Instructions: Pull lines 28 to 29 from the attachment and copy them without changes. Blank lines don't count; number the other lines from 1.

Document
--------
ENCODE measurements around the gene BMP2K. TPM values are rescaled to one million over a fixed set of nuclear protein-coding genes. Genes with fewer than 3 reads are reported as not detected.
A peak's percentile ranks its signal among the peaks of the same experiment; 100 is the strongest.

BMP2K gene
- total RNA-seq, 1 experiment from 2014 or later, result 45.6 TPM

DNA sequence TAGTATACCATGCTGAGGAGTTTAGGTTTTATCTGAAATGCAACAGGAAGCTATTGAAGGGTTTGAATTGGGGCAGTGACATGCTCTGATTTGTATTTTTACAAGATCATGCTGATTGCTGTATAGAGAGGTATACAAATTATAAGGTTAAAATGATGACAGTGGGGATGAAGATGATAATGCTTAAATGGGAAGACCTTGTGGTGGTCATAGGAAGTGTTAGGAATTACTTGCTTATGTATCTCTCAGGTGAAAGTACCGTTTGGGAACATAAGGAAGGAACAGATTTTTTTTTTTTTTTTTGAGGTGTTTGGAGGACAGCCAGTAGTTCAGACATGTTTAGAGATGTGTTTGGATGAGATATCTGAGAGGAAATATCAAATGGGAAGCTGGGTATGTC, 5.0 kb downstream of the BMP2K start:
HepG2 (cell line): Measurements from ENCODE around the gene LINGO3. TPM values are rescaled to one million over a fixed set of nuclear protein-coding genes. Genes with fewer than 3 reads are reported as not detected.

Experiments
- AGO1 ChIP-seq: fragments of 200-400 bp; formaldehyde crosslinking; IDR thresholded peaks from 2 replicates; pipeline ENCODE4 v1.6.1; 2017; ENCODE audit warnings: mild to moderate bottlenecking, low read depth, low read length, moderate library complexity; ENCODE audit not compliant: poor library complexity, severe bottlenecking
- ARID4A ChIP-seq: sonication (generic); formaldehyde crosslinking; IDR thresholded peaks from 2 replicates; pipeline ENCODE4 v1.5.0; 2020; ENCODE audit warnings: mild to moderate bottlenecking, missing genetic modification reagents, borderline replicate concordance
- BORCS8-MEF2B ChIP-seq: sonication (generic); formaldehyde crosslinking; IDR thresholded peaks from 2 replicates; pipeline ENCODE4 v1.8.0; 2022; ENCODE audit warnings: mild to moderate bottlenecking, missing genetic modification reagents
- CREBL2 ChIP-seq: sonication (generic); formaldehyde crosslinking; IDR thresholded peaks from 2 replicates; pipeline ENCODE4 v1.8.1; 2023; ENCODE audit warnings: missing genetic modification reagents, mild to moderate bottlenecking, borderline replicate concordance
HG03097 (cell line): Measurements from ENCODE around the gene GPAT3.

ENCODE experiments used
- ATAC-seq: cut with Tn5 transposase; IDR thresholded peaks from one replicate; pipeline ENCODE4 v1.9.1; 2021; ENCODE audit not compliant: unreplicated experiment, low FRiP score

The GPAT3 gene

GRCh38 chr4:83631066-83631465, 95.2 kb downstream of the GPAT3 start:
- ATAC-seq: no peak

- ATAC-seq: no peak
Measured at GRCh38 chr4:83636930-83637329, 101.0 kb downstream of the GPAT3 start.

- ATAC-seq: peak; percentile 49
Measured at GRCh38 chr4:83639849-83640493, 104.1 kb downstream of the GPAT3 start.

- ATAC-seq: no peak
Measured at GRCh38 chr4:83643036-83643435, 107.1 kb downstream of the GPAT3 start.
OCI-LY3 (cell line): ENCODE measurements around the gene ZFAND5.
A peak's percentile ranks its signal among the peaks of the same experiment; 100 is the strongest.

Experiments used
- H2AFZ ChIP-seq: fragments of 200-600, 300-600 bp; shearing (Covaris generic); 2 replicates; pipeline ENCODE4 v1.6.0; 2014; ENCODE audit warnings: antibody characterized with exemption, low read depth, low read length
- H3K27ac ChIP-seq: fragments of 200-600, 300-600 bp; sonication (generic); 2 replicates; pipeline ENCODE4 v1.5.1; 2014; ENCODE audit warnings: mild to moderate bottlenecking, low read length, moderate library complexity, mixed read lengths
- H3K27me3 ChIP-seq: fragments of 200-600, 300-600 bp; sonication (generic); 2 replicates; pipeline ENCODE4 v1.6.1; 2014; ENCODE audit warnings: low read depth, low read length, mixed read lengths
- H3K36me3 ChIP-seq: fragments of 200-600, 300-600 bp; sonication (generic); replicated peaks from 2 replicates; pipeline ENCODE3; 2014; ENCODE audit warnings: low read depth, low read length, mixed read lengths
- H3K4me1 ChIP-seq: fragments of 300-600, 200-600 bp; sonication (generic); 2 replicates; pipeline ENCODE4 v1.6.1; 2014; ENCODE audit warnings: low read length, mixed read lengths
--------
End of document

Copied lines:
- H3K27ac ChIP-seq: fragments of 200-600, 300-600 bp; sonication (generic); 2 replicates; pipeline ENCODE4 v1.5.1; 2014; ENCODE audit warnings: mild to moderate bottlenecking, low read length, moderate library complexity, mixed read lengths
- H3K27me3 ChIP-seq: fragments of 200-600, 300-600 bp; sonication (generic); 2 replicates; pipeline ENCODE4 v1.6.1; 2014; ENCODE audit warnings: low read depth, low read length, mixed read lengths